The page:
Turkey receives first shipment of Russian S-400 missile defense system

The purchase is creating tension between Turkey and US. (File/AFP)
Updated 13 July 2019

Turkey receives first shipment of Russian S-400 missile defense system

  • Consignment was delivered to Murted Air Base outside capital Ankara
  • Washington says the S-400s could compromise its Lockheed Martin F-35 stealth fighter jets

ISTANBUL: The first parts of a Russian S-400 missile defense system were delivered to NATO member Turkey on Friday, the Turkish defense ministry said, a development set to escalate tensions with the United States which has warned of sanctions over the deal.

Russia’s Federal Service for Military-Technical Cooperation confirmed it had started delivering the S-400 to Turkey and that the deliveries would continue as per an agreed schedule, the RIA news agency reported.

Turkey’s purchase of the Russian defense systems, which Washington says are not compatible with NATO’s defense network, is one of a series of issues which have put the allies at odds.

The S-400 consignment was delivered to the Murted Air Base outside the capital Ankara, the ministry said in a statement which triggered a weakening in the Turkish lira to 5.712 against the dollar from 5.683 before the announcement.

“The delivery of parts belonging to the system will continue in the coming days,” Turkey’s Defense Industry Directorate said separately. “Once the system is completely ready, it will begin to be used in a way determined by the relevant authorities.”

A Russian Air Force AN-124 cargo plane had flown to Turkey early on Friday morning and was last tracked approaching Ankara, data from Flightradar24 website showed. Turkish broadcasters showed footage of the plane at the Murted Air Base.

President Tayyip Erdogan said after meeting President Donald Trump at a G20 summit last month that the United States did not plan to impose sanctions on Ankara for buying the S-400s. Trump said Turkey had not been treated fairly but did not rule out sanctions.

Washington says the S-400s could compromise its Lockheed Martin F-35 stealth fighter jets, an aircraft Turkey is helping to build and planning to buy.

Turkey could face expulsion from the F-35 program under the sanctions. Erdogan has dismissed that possibility, but Washington has already started the process of removing Turkey from the program, halting training of Turkish pilots in the United States on the aircraft.

Investors in Turkey have been concerned about the impact of potential US sanctions on an economy which fell into recession after a currency crisis last year.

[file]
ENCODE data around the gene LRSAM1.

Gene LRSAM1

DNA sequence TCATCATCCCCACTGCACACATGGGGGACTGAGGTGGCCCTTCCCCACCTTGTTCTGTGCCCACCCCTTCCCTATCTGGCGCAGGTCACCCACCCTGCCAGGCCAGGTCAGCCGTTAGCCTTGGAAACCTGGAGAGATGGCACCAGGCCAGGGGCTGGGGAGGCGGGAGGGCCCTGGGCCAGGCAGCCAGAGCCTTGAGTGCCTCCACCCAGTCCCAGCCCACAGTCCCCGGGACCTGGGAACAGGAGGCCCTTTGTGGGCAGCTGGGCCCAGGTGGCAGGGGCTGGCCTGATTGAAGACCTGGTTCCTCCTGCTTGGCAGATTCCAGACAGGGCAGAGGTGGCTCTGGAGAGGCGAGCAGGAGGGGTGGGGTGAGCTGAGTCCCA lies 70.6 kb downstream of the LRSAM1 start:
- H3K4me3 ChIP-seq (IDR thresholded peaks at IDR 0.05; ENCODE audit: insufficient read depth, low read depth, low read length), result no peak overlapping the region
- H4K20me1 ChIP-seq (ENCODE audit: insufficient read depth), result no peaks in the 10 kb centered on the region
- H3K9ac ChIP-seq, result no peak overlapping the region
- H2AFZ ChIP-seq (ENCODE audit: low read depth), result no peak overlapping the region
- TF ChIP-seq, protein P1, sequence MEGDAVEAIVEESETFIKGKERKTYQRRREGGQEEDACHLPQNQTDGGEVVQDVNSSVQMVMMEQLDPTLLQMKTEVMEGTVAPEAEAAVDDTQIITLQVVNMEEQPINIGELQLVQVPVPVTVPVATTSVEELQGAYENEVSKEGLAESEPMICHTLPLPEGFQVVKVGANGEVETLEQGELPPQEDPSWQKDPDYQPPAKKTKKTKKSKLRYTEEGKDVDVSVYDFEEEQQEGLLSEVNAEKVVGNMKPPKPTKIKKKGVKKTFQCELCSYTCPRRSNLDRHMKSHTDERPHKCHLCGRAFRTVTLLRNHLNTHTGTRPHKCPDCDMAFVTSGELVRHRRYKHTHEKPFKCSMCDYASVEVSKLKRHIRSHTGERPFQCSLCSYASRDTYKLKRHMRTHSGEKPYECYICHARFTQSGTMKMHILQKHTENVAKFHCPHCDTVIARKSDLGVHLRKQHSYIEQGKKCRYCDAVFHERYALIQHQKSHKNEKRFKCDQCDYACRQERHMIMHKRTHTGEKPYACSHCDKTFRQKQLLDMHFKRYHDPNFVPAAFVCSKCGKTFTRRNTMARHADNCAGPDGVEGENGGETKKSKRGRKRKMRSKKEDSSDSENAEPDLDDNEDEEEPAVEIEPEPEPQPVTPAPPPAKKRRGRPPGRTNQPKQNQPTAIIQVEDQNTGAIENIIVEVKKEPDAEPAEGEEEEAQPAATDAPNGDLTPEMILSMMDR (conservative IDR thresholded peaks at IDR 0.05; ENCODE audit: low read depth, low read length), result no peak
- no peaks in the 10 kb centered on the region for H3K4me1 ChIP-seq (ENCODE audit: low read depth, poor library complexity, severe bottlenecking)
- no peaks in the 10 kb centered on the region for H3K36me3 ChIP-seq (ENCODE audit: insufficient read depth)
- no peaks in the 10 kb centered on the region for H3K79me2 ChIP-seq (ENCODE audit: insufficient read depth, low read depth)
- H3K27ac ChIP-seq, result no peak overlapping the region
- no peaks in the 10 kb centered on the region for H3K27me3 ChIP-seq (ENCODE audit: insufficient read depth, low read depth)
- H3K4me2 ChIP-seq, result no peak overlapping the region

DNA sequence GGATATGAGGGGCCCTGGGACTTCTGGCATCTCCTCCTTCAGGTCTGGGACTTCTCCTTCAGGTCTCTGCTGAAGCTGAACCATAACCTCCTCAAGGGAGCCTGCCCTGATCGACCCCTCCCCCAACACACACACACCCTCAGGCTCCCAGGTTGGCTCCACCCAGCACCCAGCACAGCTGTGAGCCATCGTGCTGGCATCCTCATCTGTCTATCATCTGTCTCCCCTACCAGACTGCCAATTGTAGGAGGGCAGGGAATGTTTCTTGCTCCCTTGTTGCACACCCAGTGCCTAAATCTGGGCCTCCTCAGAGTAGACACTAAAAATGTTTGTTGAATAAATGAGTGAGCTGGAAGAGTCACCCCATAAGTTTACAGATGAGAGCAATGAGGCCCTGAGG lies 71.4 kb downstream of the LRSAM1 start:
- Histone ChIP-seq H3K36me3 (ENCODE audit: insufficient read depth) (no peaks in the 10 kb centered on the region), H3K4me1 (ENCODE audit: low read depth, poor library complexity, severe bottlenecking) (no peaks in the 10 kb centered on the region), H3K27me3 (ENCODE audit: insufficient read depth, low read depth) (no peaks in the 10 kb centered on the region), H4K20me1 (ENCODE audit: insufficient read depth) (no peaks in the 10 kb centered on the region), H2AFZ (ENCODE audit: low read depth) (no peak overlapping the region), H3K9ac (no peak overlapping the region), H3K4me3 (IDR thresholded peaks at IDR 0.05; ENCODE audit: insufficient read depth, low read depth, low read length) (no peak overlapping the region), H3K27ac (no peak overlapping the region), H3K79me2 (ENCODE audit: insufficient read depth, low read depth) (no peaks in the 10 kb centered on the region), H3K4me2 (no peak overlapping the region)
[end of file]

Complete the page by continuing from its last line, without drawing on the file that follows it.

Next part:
Ankara and Washington are also involved in disputes over strategy in Syria east of the Euphrates River, where the United States is allied with Kurdish forces that Turkey views as foes.

The Murted base, northwest of Ankara, was formerly known as Akinci Air Base. It was used by putschist soldiers in the attempted coup of July 2016.


South Sudan says will host peace talks between Sudan and rebels

Updated 41 min 18 sec ago

South Sudan says will host peace talks between Sudan and rebels

  • Hamdok will meet rebel leaders from the Sudanese states of Darfur, South Kordofan and Blue Nile

JUBA: Sudanese Prime Minister Abdallah Hamdok will attend peace talks in the South Sudan capital Monday with rebel leaders from several Sudanese states, said official sources in Juba.
“Tomorrow’s meeting is to mark the launching of Sudan’s peace talks,” Ateny Wek Ateny, spokesman for South Sudan’s President Salva Kiir, told AFP Sunday.
Hamdok, who was only appointed in August in a deal between the army and the opposition, will meet rebel leaders from the Sudanese states of Darfur, South Kordofan and Blue Nile.
Kiir, who just a few weeks ago signed his own peace deal with rebel leader Riek Machar, offered to mediate between Sudan and the rebels back in November 2018.
This new set of talks follow a first round in September when both sides agreed on a road map for the negotiations.
This week’s meeting is intended to tackle the main issues, said Ateny.
Also attending will be Ethiopia’s Prime Minister Abiy Ahmed, who last week won the Nobel Peace Prize, Ugandan President Yoweri Museveni and Kenyan President Uhuru Kenyatta.
Their presence, said Ateny, was to give the talks more weight.
A senior Sudanese delegation arrived in Juba on Sunday.
The Sudanese delegation will meet Abdulaziz Al-Hilu, leader of the Sudan People’s Liberation Movement-North (SPLM-N), which is active in Bule Nile and South Kordofan states. Al-Hilu will lead the rebel delegation.
This new peace initiative comes after the fall of longtime Sudanese autocrat Omar Al-Bashir, who was toppled from power by the Sudanese military in April.
Prime Minister Hamdok has been tasked with leading Sudan back to civilian rule, but he has said he also wants to end the conflicts with the rebels.
Over the years, the rebels’ conflict with Khartoum have killed hundreds of thousands of people and forced millions to flee their homes.